As part of the mental exercise, he visualized walking to each shot, picturing the next shot, choosing the right club and so on. He visualized a perfect round of golf every day in his head for several years.

He imagined standing behind the ball to get his alignment, going through his setup routine, presetting his wrists, and taking the club back up to the top of his swing. He felt his club dropping back down into the slot. He focused on the part of the golf ball that he wanted to impact. He heard the sound that the clubface made with the ball and held his photo finish position.

This is where the story takes an amazing turn.

The soldier was finally released and came back home to America. Physically speaking, his condition had deteriorated as much as you would expect.

Even so, soon after his return, he decided to go and play golf at his favorite course. Amazingly, the very first time he played golf after being released, he shot 79. He had not swung a real club in 7 years and had undergone indescribable physical deprivation, and yet he had cut 20 shots off his average.

An indication of the power of visualization.

Modern neuroscience tells us that our brains are like plastic. They are able to reshape themselves and continually function in new ways throughout our lives. More importantly, we have the ability to intentionally reshape our brains through our thoughts and experiences.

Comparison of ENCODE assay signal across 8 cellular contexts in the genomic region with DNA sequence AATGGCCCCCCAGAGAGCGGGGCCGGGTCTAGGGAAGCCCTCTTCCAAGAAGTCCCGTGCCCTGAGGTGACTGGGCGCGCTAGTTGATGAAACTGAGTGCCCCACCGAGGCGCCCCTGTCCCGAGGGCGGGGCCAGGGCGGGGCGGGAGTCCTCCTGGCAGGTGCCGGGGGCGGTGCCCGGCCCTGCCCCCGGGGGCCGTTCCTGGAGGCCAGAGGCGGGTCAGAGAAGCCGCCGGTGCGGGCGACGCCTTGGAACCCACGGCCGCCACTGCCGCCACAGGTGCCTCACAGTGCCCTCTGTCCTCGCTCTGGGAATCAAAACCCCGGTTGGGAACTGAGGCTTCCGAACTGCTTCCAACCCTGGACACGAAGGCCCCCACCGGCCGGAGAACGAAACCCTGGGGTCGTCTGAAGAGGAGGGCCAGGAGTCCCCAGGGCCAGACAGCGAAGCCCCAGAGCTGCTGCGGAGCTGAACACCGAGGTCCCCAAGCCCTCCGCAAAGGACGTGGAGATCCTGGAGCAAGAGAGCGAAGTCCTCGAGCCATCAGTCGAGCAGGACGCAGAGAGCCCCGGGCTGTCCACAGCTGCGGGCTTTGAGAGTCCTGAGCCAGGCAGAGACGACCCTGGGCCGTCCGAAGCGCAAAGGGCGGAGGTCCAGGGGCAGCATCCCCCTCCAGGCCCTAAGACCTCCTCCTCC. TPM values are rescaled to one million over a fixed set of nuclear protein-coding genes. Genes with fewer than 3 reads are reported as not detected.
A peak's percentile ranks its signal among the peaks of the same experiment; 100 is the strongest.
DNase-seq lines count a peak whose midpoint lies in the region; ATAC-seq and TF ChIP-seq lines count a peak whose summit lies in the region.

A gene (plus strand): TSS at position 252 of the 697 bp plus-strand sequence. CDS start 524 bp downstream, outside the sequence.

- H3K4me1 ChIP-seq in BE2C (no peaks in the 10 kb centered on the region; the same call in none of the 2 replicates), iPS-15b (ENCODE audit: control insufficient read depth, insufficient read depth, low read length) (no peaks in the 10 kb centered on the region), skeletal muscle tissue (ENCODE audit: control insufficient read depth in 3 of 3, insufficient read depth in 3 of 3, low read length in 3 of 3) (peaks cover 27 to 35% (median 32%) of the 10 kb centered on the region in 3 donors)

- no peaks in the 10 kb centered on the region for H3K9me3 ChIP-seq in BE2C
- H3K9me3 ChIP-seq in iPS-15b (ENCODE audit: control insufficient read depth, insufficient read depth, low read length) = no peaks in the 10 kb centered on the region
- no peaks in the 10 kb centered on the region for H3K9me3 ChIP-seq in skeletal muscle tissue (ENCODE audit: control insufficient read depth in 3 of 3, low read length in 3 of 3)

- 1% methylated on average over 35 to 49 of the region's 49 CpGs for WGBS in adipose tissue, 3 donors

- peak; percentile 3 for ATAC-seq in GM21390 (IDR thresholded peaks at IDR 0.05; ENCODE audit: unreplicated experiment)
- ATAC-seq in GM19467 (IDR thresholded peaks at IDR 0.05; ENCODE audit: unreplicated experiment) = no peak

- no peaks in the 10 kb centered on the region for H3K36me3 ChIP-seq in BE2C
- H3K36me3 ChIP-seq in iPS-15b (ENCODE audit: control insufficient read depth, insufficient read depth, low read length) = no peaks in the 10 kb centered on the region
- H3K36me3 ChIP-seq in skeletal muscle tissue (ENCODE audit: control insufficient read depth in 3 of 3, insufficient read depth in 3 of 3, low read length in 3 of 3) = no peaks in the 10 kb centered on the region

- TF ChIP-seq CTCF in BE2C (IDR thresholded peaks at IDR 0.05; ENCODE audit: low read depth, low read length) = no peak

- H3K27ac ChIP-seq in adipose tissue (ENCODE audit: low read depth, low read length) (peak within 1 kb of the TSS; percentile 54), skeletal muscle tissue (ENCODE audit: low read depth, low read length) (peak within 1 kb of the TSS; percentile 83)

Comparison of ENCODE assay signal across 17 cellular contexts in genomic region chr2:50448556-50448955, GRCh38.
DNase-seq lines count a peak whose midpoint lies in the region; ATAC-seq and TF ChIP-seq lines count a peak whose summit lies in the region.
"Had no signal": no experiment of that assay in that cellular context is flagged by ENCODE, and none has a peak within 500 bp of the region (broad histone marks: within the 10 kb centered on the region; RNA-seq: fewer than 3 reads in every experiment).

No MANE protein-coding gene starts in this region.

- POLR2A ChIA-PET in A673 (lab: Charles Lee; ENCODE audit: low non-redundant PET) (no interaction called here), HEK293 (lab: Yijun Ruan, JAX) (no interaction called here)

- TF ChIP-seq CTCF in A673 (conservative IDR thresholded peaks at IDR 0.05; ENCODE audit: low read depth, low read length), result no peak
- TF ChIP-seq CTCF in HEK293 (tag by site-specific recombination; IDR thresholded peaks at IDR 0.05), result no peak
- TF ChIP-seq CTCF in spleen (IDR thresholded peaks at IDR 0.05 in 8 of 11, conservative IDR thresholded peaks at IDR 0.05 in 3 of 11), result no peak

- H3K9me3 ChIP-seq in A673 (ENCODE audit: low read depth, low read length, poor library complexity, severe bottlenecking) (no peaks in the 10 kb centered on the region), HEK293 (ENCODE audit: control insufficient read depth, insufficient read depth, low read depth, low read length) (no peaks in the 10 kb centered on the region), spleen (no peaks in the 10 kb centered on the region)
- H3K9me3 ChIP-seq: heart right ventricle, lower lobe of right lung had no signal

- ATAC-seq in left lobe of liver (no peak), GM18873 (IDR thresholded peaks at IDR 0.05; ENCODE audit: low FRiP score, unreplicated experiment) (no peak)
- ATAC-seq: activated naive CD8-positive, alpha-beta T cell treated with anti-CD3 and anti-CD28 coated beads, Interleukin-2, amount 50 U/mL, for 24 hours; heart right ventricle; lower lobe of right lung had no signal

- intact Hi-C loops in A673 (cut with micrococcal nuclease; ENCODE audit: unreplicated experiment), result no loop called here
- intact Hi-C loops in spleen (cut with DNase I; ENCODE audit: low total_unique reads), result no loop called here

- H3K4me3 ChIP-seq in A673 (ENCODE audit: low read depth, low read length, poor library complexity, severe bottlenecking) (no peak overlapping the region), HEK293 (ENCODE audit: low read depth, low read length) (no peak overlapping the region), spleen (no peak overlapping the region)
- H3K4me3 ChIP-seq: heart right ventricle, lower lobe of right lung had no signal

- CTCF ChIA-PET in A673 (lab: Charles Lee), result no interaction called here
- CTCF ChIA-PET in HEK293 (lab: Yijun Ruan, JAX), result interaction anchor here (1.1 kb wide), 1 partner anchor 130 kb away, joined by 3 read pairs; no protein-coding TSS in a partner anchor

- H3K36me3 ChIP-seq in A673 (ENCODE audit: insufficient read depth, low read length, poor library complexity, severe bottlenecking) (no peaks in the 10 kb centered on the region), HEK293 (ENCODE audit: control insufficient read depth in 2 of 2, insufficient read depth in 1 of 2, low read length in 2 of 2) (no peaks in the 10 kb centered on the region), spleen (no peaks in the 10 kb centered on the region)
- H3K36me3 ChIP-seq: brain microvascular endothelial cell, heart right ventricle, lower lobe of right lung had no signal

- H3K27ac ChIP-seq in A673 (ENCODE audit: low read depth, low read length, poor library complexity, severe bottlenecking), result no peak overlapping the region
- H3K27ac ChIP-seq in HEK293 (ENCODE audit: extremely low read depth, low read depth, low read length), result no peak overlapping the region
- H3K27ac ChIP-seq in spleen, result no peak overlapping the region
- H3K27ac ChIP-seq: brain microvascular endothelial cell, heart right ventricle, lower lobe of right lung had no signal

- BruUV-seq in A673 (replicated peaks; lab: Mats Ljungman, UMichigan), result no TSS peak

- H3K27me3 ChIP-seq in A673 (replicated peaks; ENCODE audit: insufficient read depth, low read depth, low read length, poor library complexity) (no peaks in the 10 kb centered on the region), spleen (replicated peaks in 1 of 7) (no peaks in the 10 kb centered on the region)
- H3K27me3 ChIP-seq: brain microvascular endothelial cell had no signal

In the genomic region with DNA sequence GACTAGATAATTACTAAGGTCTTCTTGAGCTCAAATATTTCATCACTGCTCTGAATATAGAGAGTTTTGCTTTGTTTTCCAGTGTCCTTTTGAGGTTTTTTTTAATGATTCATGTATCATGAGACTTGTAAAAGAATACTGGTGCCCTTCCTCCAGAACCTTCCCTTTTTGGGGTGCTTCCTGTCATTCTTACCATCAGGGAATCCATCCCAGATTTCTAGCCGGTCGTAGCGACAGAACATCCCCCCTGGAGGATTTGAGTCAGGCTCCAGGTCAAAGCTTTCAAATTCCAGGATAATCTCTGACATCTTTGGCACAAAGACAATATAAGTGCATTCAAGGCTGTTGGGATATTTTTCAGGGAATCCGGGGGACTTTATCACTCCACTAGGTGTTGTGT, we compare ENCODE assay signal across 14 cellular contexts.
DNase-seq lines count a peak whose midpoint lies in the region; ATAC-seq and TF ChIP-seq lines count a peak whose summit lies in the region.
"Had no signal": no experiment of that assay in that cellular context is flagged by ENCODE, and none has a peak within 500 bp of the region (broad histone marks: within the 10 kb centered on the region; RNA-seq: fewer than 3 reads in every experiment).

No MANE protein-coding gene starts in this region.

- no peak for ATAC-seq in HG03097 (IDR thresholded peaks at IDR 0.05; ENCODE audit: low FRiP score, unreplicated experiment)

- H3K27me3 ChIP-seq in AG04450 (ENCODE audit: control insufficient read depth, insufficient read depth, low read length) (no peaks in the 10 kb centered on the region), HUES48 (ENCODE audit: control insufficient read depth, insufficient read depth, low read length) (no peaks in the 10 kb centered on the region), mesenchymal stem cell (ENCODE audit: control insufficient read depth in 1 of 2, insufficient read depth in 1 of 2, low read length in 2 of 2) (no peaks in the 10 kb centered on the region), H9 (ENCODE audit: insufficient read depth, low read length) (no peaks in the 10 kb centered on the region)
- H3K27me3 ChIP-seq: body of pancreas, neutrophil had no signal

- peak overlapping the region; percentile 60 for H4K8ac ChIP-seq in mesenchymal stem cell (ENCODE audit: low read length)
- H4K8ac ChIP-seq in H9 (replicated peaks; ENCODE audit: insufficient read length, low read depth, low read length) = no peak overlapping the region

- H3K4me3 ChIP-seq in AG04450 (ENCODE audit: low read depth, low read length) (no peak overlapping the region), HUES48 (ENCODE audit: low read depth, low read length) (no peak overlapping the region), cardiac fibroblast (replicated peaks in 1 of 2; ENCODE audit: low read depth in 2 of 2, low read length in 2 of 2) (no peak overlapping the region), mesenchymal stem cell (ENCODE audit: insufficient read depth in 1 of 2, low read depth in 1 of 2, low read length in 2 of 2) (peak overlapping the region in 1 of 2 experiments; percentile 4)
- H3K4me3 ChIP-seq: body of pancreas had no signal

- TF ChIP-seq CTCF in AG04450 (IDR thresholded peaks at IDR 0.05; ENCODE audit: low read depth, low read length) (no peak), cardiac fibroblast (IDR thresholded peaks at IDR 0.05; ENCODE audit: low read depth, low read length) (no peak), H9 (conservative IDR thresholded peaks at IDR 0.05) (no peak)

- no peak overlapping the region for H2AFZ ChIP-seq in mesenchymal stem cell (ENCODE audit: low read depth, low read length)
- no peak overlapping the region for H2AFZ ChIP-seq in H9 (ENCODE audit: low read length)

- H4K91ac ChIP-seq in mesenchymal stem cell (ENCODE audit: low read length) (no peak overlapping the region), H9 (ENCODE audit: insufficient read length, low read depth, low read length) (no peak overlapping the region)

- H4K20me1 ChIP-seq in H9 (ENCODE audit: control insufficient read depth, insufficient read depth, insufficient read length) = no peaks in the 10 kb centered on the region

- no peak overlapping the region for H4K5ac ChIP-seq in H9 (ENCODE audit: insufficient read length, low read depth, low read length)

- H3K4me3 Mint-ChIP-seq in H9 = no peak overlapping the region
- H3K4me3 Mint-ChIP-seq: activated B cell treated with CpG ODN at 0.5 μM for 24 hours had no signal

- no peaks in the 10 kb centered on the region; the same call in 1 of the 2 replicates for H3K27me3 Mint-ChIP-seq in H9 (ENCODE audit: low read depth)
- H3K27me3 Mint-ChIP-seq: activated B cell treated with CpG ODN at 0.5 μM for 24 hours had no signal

Reality is really about perception. The thoughts, feelings and emotions that go through our minds are what ultimately determine the content and quality of our lives.

The player’s many years of unrelenting focus upon the merely imagined, translated to actual success.

Our soldier also proved that downtime, or not being on a golf course, does not have to limit your golf practice or workout routine.

The story could not end without paying tribute to the men and women who serve our country, and especially to the three men to whom this story is often attributed - Colonel George Robert Hall, Captain Jack Sands and Major James Nesmeth.

The beginning of accomplishing your goals and living your dreams, resides in the power of visualization. Learn to visualize vivid and positive outcomes in your life, and you will be well on your way to living the life you imagine!
David Levy works with companies utilizing his business improvement strategies to maximize their profitability and improve their effectiveness. He works with owners and helps businesses, and their people, grow. 

He can be reached at 858-453-3778.

Contact Information
David Levy
8230 Caminito Sonoma, Suite 102
La Jolla, CA 92037 USA
Phone: 858-453-3778            Fax: 763-322-2505
E-mail:     Website:
For more information on this topic - or to discuss any of your business needs, contact David Levy or call 858-453-3778

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Contact Details

8230 Caminito Sonoma, Suite 102
La Jolla, CA 92037-1601
858.453.3778 763.322.2505